Hickman County High School was the site of a short Board meeting that sparked outrage from crowd.
The special called meeting of the Hickman County School Board had one item on its agenda: amending the policy on virtual learning. The policy adopted only the previous summer had been overtaken by events. Kentucky Governor Beshear issued a mandate for all school faculty and students to be masked in the classroom. The Kentucky School Board also mandated mask wearing for all public schools.
Students and teachers who refused to wear masks were asked to leave the school. Ten high school teachers and almost twenty students walked out. The Board held a listening session on Wednesday evening but no action was taken. Another meeting was scheduled for Friday August 13th. Because of the overflow crowd, the Board moved its meeting into the Hickman County High Gymnasium.
Parents who did not want their child to wear a mask to school inquired about virtual learning opportunities like the ones all students endured in 2020-2021 school year. The policy as written would not allow students to simply opt for virtual learning.
In May 2021, Director of Pupil Personnel Perry Collins shared a draft of Hickman County Virtual Academy that was eventually adopted by the Board. It was a more restrictive policy based on the declining numbers of Covid cases and the desire to get children back in the classroom. Unlike the 2020-2021 school year when virtual learning was mandated, the Virtual Academy was to be voluntary. Students who need to stay out of the classroom must jump through hoops before approval is granted. An applying student must have internet access, a doctor's statement, preparing an online application and eligibility being evaluated by a committee and the school principal. Students must also show success in the 2020-2021 virtual school year to be considered.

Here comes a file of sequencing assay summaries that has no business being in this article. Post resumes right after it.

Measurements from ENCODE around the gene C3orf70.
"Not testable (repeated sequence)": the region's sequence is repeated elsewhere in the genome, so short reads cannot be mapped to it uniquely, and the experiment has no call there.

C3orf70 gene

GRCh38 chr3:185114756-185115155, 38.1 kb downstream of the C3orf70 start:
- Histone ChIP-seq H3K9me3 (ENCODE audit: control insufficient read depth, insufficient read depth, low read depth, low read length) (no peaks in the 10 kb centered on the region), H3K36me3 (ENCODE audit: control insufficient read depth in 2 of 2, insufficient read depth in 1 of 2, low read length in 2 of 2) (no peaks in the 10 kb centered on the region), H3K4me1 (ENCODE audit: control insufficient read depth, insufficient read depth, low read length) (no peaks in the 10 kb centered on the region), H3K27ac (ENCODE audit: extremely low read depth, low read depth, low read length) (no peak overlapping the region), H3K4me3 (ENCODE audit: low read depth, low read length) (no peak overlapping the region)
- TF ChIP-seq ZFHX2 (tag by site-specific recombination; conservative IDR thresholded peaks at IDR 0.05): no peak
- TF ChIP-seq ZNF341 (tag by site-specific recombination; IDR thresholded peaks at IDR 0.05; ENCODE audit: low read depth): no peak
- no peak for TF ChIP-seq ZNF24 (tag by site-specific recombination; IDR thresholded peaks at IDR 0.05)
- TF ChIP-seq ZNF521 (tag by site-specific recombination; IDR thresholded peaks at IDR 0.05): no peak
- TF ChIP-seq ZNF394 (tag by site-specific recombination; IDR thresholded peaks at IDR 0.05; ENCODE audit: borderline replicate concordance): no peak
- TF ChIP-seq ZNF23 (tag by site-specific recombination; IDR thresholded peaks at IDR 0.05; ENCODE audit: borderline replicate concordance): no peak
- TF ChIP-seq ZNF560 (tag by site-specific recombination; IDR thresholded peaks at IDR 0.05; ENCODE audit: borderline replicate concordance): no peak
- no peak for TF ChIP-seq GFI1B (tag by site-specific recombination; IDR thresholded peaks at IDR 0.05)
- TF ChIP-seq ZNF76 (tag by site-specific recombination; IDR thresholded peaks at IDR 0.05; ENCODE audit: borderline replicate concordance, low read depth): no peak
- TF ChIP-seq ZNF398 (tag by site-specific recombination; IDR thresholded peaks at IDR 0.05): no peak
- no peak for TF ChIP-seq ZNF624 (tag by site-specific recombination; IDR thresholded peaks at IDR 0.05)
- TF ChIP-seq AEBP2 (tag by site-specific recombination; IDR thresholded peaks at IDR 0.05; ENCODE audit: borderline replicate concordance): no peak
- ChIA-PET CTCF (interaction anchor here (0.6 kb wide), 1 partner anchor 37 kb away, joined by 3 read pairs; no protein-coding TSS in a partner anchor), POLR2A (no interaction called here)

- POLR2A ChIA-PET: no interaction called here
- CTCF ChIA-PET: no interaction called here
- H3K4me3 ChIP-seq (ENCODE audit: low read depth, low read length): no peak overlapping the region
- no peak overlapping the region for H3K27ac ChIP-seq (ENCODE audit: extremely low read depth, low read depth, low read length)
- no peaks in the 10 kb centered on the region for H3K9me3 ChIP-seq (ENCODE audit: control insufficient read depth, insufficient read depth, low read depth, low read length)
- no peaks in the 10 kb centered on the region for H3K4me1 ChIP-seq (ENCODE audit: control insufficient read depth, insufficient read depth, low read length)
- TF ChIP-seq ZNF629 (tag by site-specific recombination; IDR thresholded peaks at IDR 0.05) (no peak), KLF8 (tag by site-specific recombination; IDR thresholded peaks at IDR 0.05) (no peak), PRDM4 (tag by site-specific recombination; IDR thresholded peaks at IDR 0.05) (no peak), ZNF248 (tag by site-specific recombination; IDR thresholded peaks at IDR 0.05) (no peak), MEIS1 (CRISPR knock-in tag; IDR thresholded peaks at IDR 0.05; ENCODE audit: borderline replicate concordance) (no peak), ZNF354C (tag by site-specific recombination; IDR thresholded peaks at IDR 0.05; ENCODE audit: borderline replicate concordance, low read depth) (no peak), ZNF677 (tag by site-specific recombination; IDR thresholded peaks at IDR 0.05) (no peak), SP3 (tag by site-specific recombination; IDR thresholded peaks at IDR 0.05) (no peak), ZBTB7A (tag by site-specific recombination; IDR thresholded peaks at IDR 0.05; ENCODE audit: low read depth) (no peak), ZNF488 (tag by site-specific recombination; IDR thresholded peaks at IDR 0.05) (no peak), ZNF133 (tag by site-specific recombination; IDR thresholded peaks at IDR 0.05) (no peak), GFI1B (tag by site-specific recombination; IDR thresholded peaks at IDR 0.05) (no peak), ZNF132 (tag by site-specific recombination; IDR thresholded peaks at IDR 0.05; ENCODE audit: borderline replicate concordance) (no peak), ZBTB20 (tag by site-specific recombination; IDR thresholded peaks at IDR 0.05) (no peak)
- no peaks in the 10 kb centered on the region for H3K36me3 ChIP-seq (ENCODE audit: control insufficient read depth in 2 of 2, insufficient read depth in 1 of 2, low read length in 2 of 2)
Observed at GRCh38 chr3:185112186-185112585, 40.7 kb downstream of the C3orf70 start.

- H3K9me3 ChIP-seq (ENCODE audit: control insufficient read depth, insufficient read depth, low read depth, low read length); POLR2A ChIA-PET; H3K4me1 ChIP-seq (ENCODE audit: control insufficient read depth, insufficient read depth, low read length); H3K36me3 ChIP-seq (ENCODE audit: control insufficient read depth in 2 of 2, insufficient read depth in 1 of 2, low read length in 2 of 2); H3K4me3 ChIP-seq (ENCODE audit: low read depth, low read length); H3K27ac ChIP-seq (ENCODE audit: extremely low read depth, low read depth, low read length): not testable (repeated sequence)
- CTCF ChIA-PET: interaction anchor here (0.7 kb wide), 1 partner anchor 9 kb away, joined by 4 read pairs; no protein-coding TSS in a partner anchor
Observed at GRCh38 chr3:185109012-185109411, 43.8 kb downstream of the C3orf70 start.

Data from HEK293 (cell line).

The Board met before a gym half full of students, parents, faculty and community members. Virtual Academy would be opened to all 7-12 graders without excuses. It would not be available to elementary school children. The Board determined that virtual learning just didn't work for younger children. The new policy allowed students in the high school building to go to school virtually. However, it would not allow those students to participate in extracurricular activities.
The vote for the new policy was 3-2. After the vote and before adjournment, Board Chair Martie Templeton read a statement thanking those who commented. He said the Board had no choice but to follow the law. House Bill 1 designed to strip the Governor of the power to issue mandates was not yet law and did not apply. The Board had no choice but to follow the mask mandate.
For those students who refuse to wear a mask, they will be sent home. Faculty and staff that refuse could be subject to suspension and dismissal for insubordination.
School Board member Caleb Deweese addressed the crowd and urged parents to take their children out of Hickman County Schools if they do not agree with the policy. He called himself a "school choice guy". He reminded parents that all public schools in Kentucky are under the mask mandate.
The meeting then adjourned to angry shouts from spectators who wanted to address the Board. David Crowder, one of that crowd, read a lengthy statement claiming masks do not work. He theorized that children go places other than school and get the virus in those places. If they can make you wear a mask, they can make you get the vaccine. His remarks fired up a crowd that wasn't allowed to say their piece to the School Board.
It will remain to be seen how many parents and guardians carry through with threats to change schools, virtual school or home school their children.
Hickman County Schools, a system that prided itself on community support and educational pride has run into the 21st century world of division along ideological lines.